Abstract 19358: Comparative Outcomes of Catheter-Directed Thrombolysis plus Anticoagulation versus Anti-Coagulation Alone in the Treatment of Lower Extremity Proximal Deep Vein Thrombosis
Background: The role of catheter-directed thrombolysis (CDT) in treatment of acute proximal deep vein thrombosis (DVT) is controversial and national rates of in-hospital mortality and acute complications in these patients are unknown.
Methods: We used the Nationwide Inpatient Sample (NIS) database from 2005 to 2009 to identify all patients admitted with a principal diagnosis of proximal or caval DVT. In these patients, we evaluated the trends in the utilization rates of CDT and in-hospital outcomes. We compared in-hospital outcomes between the matched groups treated with CDT plus anticoagulation (Group A - 10,730 patients) versus anticoagulation alone (Group B - 10,730). We used propensity scores and Elixhauser comorbidity risk index to match the two treatment groups.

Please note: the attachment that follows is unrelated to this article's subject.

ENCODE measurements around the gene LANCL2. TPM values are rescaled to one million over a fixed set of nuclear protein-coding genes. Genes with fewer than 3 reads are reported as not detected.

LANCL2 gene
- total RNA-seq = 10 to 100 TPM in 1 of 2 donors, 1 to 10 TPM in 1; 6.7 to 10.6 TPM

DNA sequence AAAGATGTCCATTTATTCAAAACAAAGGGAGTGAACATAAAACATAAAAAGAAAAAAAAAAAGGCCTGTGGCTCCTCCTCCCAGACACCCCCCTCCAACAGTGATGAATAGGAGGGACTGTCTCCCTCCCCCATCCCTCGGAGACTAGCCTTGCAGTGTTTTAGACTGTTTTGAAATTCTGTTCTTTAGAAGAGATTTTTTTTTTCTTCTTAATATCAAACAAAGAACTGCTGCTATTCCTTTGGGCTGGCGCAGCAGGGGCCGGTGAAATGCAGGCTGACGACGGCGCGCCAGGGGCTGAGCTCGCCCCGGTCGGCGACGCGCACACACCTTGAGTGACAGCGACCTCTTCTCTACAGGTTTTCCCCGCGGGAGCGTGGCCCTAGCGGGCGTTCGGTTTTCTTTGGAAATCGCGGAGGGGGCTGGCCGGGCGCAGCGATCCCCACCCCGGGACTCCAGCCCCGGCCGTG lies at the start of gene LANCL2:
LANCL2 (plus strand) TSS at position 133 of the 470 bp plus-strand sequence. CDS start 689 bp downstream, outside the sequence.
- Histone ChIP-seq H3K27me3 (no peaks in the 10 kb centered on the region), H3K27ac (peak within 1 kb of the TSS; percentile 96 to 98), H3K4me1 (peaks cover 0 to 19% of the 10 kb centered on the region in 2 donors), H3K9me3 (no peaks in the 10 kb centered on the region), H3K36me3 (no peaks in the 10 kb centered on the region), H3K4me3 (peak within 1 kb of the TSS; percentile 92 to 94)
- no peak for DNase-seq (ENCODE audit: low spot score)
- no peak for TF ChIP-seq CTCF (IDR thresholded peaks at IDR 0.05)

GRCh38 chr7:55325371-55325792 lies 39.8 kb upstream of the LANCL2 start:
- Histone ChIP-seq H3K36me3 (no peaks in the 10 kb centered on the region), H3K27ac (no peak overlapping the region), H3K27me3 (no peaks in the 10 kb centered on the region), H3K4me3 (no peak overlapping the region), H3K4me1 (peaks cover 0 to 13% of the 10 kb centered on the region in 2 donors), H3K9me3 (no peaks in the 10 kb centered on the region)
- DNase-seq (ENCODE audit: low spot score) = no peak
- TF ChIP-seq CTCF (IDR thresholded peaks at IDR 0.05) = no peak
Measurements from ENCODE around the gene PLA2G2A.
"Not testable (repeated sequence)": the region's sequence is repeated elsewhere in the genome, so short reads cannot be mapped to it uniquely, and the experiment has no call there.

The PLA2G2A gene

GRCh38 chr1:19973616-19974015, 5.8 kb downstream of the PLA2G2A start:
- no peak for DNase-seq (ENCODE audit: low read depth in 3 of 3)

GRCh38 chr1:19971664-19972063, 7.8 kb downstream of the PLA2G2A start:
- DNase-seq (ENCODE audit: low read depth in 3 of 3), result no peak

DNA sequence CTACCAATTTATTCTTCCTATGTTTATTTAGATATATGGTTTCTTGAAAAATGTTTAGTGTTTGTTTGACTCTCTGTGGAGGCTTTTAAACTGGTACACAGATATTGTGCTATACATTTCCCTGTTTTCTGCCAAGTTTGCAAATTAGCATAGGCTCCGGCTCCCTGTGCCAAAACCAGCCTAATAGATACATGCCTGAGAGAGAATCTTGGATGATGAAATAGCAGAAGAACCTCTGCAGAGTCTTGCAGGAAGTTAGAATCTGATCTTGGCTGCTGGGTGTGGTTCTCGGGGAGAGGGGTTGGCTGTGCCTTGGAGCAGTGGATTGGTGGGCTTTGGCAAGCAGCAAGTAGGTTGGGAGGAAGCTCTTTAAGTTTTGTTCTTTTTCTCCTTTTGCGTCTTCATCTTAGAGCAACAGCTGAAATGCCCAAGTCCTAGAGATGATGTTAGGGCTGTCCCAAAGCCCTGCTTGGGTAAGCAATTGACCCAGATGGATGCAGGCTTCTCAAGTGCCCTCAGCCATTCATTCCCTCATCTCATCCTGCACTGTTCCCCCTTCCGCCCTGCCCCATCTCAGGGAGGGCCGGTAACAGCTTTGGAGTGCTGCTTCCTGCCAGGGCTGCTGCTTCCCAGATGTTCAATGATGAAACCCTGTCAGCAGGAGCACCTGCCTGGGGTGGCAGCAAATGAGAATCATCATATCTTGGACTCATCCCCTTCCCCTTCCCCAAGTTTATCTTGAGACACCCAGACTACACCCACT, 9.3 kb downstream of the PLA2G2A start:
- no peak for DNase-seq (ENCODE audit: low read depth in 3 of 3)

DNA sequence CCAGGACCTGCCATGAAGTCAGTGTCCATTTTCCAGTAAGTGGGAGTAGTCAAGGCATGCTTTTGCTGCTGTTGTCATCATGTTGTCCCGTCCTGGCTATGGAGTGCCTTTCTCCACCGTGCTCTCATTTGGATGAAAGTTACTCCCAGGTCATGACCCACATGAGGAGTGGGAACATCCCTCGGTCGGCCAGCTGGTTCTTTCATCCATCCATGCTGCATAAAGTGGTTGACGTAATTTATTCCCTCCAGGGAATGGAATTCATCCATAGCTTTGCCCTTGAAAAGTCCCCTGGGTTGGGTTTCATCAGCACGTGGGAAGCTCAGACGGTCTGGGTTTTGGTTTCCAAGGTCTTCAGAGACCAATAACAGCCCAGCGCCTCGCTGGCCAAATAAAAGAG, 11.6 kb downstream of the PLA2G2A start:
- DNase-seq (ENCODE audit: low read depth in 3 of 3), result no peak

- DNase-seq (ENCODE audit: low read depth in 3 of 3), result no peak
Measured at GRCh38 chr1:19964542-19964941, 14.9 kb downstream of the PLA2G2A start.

Results: Among a total of 368,974 patients admitted with lower extremity proximal or caval DVT, 3.7% (13,542) underwent CDT. The national CDT utilization rates gradually increased from 2.3% in 2005 to 5.1% in 2009. The groups that were less likely to be treated with thrombolysis included females (3.5% versus 3.9%; p <0.0001), patients greater than 65 years of age (3% versus 6.6%; p < 0.0001), and African Americans (2.9% versus 3.7%; p<0.0001). The outcomes analysis of the matched groups showed that in-hospital mortality was similar in the CDT group than in the anti-coagulation alone group (1.2% versus 0.9%; p= 0.287). In the CDT group, a decline in mortality was noted from 2.0% in 2005 to 0.6% in 2006. The rates of blood transfusion, pulmonary embolism, intracranial bleeding, and vena caval filter placement were significantly higher in the CDT group. The CDT group also had significantly increased length of stay (7±2.3 versus 4.9±1.9 days; P < 0.00001) and hospital charges ($85416 ± 67940 versus $26841 ± 43872; p<0.0001) than the anticoagulation alone group.
Conclusions: In this observational study we found that in-hospital morbidity with catheter-directed thrombolysis remains higher than anticoagulation alone, however recently a significant improvement in in-hospital mortality has been noted.
- © 2012 by American Heart Association, Inc.